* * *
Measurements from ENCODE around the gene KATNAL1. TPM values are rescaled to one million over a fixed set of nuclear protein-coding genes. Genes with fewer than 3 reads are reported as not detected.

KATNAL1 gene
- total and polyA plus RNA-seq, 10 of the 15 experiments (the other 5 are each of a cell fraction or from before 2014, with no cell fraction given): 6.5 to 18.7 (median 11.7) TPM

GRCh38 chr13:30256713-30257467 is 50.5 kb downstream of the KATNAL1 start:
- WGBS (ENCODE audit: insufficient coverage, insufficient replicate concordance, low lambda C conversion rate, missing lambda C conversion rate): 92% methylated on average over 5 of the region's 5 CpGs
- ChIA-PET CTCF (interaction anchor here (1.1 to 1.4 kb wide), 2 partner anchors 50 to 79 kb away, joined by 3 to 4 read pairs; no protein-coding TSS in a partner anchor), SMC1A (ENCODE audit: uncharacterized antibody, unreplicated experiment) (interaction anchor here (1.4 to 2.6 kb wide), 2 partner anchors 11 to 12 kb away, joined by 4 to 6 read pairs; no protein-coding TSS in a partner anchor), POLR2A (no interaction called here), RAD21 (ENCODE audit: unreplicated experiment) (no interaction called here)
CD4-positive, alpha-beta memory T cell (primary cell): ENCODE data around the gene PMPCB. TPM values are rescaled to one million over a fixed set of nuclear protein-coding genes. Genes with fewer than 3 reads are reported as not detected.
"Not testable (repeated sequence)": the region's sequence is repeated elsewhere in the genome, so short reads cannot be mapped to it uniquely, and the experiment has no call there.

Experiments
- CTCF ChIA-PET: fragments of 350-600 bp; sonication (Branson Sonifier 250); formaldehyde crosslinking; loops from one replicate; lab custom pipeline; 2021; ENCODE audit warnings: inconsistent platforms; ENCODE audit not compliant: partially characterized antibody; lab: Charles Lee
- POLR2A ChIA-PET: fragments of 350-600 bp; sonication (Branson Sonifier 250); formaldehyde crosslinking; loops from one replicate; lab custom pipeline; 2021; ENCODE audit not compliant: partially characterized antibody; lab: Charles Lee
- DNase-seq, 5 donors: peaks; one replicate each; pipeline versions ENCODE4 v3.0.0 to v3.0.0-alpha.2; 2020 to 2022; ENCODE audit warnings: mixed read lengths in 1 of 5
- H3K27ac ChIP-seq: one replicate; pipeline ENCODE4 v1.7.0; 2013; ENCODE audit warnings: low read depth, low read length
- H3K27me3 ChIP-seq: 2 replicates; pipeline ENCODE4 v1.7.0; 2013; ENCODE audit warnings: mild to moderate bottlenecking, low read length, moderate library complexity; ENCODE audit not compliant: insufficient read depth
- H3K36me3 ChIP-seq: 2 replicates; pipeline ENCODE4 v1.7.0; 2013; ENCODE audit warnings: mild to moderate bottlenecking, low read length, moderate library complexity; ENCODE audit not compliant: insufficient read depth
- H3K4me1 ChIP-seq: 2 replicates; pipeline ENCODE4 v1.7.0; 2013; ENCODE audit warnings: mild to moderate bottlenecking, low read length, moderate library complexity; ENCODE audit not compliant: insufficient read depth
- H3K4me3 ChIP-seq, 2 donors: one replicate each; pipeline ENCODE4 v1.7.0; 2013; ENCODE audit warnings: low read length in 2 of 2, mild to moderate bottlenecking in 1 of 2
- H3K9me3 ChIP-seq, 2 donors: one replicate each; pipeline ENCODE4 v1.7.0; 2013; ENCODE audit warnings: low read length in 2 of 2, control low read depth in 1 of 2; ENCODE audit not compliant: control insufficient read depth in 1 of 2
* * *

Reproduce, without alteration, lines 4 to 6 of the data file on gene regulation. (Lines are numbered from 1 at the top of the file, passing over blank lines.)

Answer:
GRCh38 chr13:30256713-30257467 is 50.5 kb downstream of the KATNAL1 start:
- WGBS (ENCODE audit: insufficient coverage, insufficient replicate concordance, low lambda C conversion rate, missing lambda C conversion rate): 92% methylated on average over 5 of the region's 5 CpGs
- ChIA-PET CTCF (interaction anchor here (1.1 to 1.4 kb wide), 2 partner anchors 50 to 79 kb away, joined by 3 to 4 read pairs; no protein-coding TSS in a partner anchor), SMC1A (ENCODE audit: uncharacterized antibody, unreplicated experiment) (interaction anchor here (1.4 to 2.6 kb wide), 2 partner anchors 11 to 12 kb away, joined by 4 to 6 read pairs; no protein-coding TSS in a partner anchor), POLR2A (no interaction called here), RAD21 (ENCODE audit: unreplicated experiment) (no interaction called here)